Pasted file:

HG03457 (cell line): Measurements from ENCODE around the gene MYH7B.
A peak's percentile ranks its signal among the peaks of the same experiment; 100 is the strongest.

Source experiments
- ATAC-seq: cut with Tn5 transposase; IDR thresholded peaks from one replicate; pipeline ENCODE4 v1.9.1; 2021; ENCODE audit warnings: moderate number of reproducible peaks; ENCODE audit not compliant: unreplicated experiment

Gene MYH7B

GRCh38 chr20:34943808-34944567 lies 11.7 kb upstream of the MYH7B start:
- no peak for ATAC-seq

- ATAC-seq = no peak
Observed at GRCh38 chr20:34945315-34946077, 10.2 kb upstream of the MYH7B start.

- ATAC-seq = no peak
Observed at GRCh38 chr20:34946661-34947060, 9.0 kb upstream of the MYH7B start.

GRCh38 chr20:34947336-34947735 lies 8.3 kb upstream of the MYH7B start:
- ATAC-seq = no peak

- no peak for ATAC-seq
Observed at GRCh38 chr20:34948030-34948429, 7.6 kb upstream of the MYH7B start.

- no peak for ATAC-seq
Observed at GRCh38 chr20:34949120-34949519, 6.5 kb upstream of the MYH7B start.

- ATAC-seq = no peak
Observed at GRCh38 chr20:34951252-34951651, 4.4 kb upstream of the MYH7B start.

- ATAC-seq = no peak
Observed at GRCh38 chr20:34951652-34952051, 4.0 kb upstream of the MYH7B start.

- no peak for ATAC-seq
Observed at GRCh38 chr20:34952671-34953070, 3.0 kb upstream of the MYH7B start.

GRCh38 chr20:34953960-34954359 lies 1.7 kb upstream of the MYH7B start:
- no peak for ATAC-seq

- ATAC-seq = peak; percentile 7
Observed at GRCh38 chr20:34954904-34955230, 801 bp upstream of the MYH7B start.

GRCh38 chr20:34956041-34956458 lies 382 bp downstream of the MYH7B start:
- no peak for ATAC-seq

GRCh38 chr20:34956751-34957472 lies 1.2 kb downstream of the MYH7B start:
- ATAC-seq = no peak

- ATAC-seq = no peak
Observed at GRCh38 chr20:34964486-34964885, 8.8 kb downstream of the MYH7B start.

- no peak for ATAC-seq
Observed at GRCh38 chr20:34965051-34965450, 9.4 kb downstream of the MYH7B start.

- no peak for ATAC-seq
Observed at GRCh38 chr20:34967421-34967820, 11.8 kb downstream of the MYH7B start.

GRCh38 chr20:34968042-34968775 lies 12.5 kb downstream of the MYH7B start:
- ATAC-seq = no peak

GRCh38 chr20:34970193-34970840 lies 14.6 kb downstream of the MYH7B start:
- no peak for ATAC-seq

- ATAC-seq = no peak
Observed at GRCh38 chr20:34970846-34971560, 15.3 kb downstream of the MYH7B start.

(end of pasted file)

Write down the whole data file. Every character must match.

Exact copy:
HG03457 (cell line): Measurements from ENCODE around the gene MYH7B.
A peak's percentile ranks its signal among the peaks of the same experiment; 100 is the strongest.

Source experiments
- ATAC-seq: cut with Tn5 transposase; IDR thresholded peaks from one replicate; pipeline ENCODE4 v1.9.1; 2021; ENCODE audit warnings: moderate number of reproducible peaks; ENCODE audit not compliant: unreplicated experiment

Gene MYH7B

GRCh38 chr20:34943808-34944567 lies 11.7 kb upstream of the MYH7B start:
- no peak for ATAC-seq

- ATAC-seq = no peak
Observed at GRCh38 chr20:34945315-34946077, 10.2 kb upstream of the MYH7B start.

- ATAC-seq = no peak
Observed at GRCh38 chr20:34946661-34947060, 9.0 kb upstream of the MYH7B start.

GRCh38 chr20:34947336-34947735 lies 8.3 kb upstream of the MYH7B start:
- ATAC-seq = no peak

- no peak for ATAC-seq
Observed at GRCh38 chr20:34948030-34948429, 7.6 kb upstream of the MYH7B start.

- no peak for ATAC-seq
Observed at GRCh38 chr20:34949120-34949519, 6.5 kb upstream of the MYH7B start.

- ATAC-seq = no peak
Observed at GRCh38 chr20:34951252-34951651, 4.4 kb upstream of the MYH7B start.

- ATAC-seq = no peak
Observed at GRCh38 chr20:34951652-34952051, 4.0 kb upstream of the MYH7B start.

- no peak for ATAC-seq
Observed at GRCh38 chr20:34952671-34953070, 3.0 kb upstream of the MYH7B start.

GRCh38 chr20:34953960-34954359 lies 1.7 kb upstream of the MYH7B start:
- no peak for ATAC-seq

- ATAC-seq = peak; percentile 7
Observed at GRCh38 chr20:34954904-34955230, 801 bp upstream of the MYH7B start.

GRCh38 chr20:34956041-34956458 lies 382 bp downstream of the MYH7B start:
- no peak for ATAC-seq

GRCh38 chr20:34956751-34957472 lies 1.2 kb downstream of the MYH7B start:
- ATAC-seq = no peak

- ATAC-seq = no peak
Observed at GRCh38 chr20:34964486-34964885, 8.8 kb downstream of the MYH7B start.

- no peak for ATAC-seq
Observed at GRCh38 chr20:34965051-34965450, 9.4 kb downstream of the MYH7B start.

- no peak for ATAC-seq
Observed at GRCh38 chr20:34967421-34967820, 11.8 kb downstream of the MYH7B start.

GRCh38 chr20:34968042-34968775 lies 12.5 kb downstream of the MYH7B start:
- ATAC-seq = no peak

GRCh38 chr20:34970193-34970840 lies 14.6 kb downstream of the MYH7B start:
- no peak for ATAC-seq

- ATAC-seq = no peak
Observed at GRCh38 chr20:34970846-34971560, 15.3 kb downstream of the MYH7B start.